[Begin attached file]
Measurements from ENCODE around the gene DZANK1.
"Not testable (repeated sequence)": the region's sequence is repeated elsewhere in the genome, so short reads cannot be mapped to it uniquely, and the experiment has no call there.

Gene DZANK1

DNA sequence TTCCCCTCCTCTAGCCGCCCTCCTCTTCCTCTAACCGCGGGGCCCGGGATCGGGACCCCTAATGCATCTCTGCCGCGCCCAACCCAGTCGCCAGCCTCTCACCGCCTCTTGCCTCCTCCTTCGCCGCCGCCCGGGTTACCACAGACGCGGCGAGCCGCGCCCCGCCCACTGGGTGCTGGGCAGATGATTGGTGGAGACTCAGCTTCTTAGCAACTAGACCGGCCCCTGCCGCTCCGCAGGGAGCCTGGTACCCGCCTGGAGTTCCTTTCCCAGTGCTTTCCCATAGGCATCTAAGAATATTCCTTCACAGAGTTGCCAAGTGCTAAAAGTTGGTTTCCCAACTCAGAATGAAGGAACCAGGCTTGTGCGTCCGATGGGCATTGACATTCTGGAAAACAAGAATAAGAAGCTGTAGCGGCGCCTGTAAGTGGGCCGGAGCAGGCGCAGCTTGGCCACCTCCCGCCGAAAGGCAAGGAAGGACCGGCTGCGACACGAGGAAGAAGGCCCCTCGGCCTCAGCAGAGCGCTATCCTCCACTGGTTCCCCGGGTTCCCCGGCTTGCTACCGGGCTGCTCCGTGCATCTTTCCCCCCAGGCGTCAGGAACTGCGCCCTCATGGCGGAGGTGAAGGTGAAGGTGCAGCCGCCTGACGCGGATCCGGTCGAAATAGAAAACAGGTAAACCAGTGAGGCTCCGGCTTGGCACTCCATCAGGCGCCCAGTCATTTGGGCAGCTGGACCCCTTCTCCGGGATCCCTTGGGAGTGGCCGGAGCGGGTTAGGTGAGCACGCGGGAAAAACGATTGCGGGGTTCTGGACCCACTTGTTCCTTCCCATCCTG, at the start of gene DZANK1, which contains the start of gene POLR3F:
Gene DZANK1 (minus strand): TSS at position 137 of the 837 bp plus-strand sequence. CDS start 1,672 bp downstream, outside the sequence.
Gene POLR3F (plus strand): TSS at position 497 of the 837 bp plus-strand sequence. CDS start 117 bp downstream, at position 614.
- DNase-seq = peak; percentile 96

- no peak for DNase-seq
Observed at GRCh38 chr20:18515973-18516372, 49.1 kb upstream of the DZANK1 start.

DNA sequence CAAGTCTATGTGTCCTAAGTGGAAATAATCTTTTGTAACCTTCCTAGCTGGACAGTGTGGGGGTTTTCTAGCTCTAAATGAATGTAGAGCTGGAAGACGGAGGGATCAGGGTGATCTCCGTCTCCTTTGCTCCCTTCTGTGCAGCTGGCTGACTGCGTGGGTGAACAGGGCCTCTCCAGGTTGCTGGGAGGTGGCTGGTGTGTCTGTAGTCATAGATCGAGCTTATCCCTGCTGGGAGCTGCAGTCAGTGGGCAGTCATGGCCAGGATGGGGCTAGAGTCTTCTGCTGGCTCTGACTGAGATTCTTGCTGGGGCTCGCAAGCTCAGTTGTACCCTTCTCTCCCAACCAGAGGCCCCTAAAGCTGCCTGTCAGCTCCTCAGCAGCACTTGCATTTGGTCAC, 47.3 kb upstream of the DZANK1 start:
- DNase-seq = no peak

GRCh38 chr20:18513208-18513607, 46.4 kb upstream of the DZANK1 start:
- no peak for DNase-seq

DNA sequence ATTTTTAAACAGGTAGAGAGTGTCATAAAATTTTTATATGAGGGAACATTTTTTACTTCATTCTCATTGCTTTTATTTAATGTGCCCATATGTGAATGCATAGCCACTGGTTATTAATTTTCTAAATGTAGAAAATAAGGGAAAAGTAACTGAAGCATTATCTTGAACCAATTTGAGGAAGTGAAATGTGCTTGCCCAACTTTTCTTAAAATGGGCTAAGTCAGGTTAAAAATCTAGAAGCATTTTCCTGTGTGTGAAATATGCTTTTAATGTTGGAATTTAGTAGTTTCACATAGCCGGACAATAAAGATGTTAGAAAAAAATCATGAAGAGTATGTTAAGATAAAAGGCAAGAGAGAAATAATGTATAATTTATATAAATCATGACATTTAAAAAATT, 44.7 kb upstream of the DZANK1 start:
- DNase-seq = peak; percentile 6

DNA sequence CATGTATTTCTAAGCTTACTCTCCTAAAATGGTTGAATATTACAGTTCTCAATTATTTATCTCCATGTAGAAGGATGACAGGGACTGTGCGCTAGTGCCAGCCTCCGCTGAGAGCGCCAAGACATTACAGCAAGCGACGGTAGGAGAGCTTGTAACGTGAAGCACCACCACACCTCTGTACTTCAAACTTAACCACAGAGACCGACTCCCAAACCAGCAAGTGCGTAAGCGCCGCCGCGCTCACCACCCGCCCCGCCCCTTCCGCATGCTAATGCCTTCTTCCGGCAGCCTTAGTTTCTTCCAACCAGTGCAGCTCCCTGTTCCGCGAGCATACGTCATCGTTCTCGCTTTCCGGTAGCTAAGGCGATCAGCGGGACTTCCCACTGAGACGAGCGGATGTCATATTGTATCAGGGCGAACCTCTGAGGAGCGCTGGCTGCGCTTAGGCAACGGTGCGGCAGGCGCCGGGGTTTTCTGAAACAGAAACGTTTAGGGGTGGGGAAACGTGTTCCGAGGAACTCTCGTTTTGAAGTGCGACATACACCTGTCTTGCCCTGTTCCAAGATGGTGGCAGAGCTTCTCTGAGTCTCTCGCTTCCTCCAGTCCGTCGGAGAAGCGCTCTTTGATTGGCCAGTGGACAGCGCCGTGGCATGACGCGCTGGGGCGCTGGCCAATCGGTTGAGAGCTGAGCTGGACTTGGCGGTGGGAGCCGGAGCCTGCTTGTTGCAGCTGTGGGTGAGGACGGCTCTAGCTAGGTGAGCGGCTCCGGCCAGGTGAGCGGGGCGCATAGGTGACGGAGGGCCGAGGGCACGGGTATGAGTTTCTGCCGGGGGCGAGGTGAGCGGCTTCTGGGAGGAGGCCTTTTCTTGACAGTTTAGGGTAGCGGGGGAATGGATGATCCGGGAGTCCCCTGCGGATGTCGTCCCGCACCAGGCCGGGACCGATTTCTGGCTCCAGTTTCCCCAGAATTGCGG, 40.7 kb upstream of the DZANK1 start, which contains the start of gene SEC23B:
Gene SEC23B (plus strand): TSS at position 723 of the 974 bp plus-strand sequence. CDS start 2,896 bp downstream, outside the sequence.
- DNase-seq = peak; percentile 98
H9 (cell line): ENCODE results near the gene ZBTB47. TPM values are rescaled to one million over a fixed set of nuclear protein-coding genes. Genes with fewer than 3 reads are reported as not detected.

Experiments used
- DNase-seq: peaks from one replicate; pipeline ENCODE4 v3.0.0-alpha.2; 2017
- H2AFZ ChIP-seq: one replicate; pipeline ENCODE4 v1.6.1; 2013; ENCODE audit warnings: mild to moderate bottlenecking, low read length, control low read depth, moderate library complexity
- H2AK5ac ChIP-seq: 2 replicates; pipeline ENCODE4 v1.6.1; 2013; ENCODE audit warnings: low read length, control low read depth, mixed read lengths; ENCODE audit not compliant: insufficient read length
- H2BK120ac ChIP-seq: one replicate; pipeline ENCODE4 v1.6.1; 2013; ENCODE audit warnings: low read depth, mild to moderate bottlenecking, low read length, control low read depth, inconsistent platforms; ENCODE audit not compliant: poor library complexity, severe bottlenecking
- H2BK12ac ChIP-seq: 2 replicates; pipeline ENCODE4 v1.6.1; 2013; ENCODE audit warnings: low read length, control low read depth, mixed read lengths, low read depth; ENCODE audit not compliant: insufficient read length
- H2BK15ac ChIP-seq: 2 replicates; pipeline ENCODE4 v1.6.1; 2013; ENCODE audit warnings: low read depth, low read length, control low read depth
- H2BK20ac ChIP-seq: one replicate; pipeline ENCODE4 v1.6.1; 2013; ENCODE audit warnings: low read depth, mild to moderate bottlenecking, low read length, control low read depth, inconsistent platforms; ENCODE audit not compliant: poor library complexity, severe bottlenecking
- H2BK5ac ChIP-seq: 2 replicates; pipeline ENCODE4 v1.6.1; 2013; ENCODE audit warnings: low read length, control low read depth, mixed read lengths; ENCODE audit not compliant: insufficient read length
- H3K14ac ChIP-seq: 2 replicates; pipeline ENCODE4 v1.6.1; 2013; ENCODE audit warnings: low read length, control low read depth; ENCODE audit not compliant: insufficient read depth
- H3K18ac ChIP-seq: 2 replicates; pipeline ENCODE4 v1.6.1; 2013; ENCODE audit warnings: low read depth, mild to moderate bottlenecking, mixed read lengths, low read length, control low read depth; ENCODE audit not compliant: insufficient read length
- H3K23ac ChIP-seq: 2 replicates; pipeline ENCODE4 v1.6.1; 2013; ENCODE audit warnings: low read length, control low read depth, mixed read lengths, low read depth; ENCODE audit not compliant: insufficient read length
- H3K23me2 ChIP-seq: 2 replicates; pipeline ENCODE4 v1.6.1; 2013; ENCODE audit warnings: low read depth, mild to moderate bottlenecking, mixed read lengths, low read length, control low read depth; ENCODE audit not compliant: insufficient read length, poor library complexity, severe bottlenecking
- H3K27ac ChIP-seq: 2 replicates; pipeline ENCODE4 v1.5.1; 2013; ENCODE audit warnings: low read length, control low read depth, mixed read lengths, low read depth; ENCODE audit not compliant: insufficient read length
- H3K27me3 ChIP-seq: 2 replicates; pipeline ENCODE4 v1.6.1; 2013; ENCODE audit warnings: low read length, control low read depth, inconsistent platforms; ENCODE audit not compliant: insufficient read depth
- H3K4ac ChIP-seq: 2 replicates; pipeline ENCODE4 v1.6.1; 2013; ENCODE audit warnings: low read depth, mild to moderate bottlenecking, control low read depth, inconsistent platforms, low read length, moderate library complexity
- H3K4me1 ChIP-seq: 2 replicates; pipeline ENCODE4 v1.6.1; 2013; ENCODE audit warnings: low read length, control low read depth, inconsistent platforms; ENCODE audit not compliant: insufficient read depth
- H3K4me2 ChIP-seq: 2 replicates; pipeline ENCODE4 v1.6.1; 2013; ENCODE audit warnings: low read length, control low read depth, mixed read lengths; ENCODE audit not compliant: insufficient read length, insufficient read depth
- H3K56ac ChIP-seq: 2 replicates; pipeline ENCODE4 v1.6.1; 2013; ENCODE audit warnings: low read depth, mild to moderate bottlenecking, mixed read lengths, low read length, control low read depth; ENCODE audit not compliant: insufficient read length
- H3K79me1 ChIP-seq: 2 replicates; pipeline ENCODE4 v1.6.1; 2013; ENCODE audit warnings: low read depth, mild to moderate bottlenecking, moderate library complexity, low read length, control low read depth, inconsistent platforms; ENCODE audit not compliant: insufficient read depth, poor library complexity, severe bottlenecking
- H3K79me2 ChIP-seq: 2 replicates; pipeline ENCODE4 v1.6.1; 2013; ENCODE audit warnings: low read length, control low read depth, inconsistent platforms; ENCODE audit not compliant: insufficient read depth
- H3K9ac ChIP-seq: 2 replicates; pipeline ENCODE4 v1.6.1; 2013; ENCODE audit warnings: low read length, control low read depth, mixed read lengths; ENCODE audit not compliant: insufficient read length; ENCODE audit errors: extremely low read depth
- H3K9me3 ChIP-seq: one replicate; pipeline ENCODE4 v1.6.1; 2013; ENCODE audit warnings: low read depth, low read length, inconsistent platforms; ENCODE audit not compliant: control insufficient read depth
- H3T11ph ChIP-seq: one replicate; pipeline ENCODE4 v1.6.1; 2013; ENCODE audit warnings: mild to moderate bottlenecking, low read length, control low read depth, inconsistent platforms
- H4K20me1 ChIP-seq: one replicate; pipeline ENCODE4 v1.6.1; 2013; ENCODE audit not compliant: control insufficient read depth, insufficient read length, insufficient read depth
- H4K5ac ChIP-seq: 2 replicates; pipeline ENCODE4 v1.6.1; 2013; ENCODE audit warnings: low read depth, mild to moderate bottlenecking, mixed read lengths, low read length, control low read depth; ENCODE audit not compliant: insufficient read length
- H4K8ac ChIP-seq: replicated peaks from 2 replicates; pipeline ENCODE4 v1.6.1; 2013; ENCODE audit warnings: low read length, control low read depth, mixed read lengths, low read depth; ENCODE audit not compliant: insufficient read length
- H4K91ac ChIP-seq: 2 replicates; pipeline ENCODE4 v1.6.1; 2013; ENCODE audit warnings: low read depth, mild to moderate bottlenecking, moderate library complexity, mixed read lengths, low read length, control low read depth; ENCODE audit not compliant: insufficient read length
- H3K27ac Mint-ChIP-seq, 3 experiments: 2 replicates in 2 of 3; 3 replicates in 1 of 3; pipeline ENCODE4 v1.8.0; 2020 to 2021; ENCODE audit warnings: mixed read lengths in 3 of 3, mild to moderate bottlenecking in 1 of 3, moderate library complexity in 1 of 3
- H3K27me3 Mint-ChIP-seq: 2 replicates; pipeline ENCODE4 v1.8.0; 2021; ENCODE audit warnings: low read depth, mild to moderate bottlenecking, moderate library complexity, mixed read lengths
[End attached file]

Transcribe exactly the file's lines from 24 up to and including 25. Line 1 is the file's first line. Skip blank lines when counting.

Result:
- H2BK120ac ChIP-seq: one replicate; pipeline ENCODE4 v1.6.1; 2013; ENCODE audit warnings: low read depth, mild to moderate bottlenecking, low read length, control low read depth, inconsistent platforms; ENCODE audit not compliant: poor library complexity, severe bottlenecking
- H2BK12ac ChIP-seq: 2 replicates; pipeline ENCODE4 v1.6.1; 2013; ENCODE audit warnings: low read length, control low read depth, mixed read lengths, low read depth; ENCODE audit not compliant: insufficient read length